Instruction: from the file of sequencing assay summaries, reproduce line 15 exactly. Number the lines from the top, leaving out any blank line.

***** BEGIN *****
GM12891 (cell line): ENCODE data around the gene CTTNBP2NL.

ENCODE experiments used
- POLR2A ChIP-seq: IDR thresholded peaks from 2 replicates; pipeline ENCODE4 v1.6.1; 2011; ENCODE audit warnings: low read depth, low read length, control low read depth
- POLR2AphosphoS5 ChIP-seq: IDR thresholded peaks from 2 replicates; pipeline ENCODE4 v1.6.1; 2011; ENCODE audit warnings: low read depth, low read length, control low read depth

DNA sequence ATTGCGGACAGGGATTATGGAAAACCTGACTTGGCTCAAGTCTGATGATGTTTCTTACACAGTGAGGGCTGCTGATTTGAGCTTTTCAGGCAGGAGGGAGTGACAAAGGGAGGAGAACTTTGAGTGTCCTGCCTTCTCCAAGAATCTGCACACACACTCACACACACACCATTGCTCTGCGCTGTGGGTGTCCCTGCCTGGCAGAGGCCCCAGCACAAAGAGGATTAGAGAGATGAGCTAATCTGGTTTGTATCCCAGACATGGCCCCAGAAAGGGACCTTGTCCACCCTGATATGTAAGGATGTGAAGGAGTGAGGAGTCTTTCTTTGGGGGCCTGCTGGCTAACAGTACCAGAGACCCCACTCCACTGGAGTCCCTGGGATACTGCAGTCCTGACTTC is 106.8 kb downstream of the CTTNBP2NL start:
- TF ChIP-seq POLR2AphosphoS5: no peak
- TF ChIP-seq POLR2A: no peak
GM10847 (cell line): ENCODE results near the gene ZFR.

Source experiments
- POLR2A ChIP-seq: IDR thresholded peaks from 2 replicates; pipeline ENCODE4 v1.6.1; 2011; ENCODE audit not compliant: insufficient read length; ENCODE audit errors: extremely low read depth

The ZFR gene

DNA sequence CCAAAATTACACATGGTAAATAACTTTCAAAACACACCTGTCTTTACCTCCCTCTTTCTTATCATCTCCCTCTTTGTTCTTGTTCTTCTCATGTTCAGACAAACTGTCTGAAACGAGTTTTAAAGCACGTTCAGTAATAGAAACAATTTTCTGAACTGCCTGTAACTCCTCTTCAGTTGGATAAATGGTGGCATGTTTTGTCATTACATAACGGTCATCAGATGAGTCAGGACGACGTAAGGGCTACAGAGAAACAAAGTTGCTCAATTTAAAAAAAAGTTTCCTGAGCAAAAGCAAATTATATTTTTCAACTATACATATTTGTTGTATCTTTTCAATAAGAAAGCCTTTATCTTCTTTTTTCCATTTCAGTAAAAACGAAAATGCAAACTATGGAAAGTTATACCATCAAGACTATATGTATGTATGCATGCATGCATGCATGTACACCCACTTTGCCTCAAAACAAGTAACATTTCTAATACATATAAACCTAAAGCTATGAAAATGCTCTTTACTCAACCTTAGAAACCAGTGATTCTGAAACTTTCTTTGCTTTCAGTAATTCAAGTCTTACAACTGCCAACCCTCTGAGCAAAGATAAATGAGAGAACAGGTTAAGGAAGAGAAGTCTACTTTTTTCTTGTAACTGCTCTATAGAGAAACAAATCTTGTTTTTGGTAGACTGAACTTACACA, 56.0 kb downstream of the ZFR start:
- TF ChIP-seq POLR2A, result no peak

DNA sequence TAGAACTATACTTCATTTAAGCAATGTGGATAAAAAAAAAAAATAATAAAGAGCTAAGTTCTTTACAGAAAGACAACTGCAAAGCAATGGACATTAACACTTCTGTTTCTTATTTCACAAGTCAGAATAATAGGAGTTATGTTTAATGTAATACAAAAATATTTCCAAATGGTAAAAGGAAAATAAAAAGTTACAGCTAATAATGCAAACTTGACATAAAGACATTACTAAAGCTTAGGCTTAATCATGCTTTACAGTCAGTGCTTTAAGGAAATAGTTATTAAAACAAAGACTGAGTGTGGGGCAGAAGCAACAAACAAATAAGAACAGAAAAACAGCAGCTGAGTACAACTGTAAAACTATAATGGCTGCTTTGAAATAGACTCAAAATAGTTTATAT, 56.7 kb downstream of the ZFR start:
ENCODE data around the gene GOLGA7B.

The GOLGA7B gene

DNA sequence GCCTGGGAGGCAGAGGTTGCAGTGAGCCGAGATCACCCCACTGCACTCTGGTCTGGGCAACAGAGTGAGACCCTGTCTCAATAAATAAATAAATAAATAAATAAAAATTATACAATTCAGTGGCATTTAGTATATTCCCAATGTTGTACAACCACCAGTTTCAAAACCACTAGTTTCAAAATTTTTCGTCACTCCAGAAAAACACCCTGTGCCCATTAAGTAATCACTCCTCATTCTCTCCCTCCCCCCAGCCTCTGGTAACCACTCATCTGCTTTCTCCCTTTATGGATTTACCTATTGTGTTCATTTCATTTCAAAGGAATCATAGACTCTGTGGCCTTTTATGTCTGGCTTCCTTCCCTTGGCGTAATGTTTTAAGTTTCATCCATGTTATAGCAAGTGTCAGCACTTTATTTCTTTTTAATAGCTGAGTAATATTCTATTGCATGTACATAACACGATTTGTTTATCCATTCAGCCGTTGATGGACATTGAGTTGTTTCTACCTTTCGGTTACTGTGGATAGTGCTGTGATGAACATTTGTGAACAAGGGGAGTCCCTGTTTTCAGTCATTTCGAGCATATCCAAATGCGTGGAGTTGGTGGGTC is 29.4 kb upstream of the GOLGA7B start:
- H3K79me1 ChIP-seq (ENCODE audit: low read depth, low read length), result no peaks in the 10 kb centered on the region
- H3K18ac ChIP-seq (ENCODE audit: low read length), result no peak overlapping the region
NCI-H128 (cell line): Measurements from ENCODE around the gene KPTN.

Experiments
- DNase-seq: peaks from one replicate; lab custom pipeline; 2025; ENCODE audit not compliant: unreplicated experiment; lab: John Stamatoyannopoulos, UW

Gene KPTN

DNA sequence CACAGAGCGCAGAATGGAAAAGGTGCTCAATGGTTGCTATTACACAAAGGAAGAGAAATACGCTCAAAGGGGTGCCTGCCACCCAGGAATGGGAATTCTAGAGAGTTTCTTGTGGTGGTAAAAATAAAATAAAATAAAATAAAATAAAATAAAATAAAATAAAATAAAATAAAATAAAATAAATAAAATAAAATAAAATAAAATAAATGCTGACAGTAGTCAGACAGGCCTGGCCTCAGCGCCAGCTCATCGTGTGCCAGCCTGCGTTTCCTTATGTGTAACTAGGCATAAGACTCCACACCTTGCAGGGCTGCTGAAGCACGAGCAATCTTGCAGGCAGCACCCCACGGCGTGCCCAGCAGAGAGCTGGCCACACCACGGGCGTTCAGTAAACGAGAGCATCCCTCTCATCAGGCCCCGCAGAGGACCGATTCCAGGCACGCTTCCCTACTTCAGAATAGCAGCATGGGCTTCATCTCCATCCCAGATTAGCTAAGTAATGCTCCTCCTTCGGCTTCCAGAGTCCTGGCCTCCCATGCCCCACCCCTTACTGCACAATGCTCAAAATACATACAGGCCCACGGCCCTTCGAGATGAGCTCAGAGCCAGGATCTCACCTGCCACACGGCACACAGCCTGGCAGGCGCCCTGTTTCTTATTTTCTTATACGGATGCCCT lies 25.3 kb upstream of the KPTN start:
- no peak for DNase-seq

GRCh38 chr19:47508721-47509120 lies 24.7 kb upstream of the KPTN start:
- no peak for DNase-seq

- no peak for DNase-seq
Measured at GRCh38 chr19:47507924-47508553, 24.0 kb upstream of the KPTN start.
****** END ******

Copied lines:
ENCODE data around the gene GOLGA7B.